Economist Ernie Goss with Creighton University says his monthly survey of bank executives in 10 Midwestern states indicates the agricultural economy has hit a plateau and has dipped in Nebraska.
Goss says the value of the dollar is putting downward pressure on agricultural commodity prices.
Goss surveys rural bank executives in the ten states for The Rural Mainstreet Index.
“Coming in a bit weaker,” Goss says of the farm economy. “The agricultural sector having a difficult time right now, or at least certainly there’s more of a headwind than a tailwind.”
Farm income is expected to be down for the second year in a row, both row crop and livestock. The drop is hurting the sales and manufacturing of agricultural equipment.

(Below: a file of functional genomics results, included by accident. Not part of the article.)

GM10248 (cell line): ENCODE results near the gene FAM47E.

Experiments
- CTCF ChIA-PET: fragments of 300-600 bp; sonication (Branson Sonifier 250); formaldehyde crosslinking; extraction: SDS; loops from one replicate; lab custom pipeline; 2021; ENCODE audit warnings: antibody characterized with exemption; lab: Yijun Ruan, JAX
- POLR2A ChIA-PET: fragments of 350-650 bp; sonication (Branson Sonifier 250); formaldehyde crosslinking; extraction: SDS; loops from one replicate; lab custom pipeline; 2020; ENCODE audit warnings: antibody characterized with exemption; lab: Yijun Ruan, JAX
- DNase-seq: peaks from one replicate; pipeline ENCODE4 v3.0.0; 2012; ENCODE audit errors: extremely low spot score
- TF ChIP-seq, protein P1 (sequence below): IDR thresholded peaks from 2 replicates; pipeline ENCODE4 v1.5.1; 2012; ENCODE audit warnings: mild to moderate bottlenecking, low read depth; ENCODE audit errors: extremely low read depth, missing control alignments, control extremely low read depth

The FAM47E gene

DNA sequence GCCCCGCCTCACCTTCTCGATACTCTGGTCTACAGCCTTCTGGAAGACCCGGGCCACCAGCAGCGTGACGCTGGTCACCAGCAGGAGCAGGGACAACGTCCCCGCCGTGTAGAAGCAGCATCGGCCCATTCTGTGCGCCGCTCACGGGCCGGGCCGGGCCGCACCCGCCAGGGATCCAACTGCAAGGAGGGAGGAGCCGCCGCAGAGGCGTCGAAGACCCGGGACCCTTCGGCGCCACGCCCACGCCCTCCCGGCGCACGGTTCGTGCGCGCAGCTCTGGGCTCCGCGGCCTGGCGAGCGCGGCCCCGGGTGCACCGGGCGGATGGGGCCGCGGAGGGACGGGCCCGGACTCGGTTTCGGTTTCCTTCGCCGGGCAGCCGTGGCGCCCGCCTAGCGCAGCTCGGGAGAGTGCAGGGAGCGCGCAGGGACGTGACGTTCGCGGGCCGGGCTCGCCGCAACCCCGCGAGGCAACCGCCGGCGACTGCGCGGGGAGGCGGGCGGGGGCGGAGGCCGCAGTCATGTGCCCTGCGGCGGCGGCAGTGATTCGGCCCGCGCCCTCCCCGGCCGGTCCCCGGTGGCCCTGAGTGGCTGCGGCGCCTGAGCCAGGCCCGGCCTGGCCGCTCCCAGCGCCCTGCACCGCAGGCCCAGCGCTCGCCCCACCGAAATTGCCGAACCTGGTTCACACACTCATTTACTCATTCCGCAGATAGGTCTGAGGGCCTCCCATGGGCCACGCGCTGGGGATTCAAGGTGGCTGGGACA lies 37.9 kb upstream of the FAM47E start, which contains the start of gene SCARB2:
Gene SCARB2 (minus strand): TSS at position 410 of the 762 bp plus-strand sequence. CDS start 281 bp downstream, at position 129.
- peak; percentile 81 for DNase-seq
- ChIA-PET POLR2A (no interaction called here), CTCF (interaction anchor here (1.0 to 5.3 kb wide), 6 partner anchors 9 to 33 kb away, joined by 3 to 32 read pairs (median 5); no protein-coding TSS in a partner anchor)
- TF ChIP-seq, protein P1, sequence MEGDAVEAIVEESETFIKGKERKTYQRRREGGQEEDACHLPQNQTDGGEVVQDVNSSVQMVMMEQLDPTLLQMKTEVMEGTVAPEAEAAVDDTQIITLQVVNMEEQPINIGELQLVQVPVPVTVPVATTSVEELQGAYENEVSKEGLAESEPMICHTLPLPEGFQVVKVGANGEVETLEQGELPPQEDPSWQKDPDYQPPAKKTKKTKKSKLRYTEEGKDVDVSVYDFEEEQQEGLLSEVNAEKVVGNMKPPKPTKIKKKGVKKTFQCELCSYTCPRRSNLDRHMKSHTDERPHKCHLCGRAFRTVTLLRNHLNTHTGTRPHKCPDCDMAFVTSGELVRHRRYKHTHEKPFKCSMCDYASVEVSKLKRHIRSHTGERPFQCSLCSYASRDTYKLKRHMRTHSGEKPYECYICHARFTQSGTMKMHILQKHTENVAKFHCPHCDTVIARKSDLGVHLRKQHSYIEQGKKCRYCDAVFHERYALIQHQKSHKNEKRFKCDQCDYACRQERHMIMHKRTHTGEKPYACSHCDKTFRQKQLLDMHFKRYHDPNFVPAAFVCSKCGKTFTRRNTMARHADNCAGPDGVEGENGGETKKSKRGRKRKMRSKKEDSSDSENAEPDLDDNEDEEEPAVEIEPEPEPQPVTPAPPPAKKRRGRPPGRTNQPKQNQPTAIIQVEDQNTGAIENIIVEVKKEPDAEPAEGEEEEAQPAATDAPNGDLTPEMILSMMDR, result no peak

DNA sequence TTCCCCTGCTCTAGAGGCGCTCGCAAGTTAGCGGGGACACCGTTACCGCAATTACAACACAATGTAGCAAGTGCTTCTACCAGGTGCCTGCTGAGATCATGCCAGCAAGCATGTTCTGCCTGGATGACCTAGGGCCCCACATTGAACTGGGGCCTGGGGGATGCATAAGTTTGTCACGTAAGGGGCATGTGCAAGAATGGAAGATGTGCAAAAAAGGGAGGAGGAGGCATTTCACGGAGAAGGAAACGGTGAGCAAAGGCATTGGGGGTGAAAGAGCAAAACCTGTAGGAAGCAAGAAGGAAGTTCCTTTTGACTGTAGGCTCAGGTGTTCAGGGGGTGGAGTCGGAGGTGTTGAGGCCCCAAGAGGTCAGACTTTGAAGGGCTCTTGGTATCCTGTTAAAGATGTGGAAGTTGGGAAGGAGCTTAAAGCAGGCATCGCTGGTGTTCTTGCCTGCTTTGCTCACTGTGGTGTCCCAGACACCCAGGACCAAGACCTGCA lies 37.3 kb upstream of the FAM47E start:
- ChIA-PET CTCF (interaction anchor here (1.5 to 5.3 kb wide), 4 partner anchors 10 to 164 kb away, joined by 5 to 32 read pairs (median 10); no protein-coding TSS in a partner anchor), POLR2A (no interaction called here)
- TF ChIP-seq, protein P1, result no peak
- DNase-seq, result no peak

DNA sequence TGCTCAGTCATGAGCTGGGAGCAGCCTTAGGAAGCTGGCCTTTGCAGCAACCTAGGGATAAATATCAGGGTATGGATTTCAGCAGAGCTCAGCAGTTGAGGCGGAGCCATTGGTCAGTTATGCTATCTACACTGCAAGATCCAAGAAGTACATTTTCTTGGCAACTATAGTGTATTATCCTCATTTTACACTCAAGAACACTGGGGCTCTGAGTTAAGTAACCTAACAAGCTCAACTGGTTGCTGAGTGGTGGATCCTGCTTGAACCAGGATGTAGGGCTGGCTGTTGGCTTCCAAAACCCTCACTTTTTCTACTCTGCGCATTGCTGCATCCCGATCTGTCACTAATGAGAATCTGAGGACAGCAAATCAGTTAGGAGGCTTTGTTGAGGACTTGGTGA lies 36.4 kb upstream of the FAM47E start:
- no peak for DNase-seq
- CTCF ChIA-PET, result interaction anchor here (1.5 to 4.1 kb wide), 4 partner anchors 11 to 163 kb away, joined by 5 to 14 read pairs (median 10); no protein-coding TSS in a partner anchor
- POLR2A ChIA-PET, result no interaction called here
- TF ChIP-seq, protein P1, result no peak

“That’s affecting the dealers in these rural communities, but also the large manufacturers whether that’s John Deere or others and then, of course, the metal manufacturers that produce for the agricultural equipment manufacturers, so there’s a lot of weakness out there,” according to Goss.
Creighton’s Mainstreet Index was up slightly in Iowa, Minnesota, and Missouri. It slumped a bit in Nebraska, Illinois, Kansas, and the Dakotas.
Goss says bankers remain pessimistic about the short and intermediate prospects for agricultural producers and equipment dealers.
In September, farm and ranch land values dropped for the 22nd straight month. Farmland prices are declining by 6-7%.
In contrast, rural businesses keep adding jobs, but at a slower pace. Businesses in the rural parts of the Midwest had been increasing their workforce by 1.2%. That has dropped to 0.2%.
The Rural Mainstreet Index surveys bankers from Colorado, Illinois, Iowa, Kansas, Minnesota, Missouri, Nebraska, North Dakota, South Dakota, and Wyoming, basing its assessments on 200 rural communities with an average population of 1,300.
Kay Henderson, Radio Iowa, contributed to this report.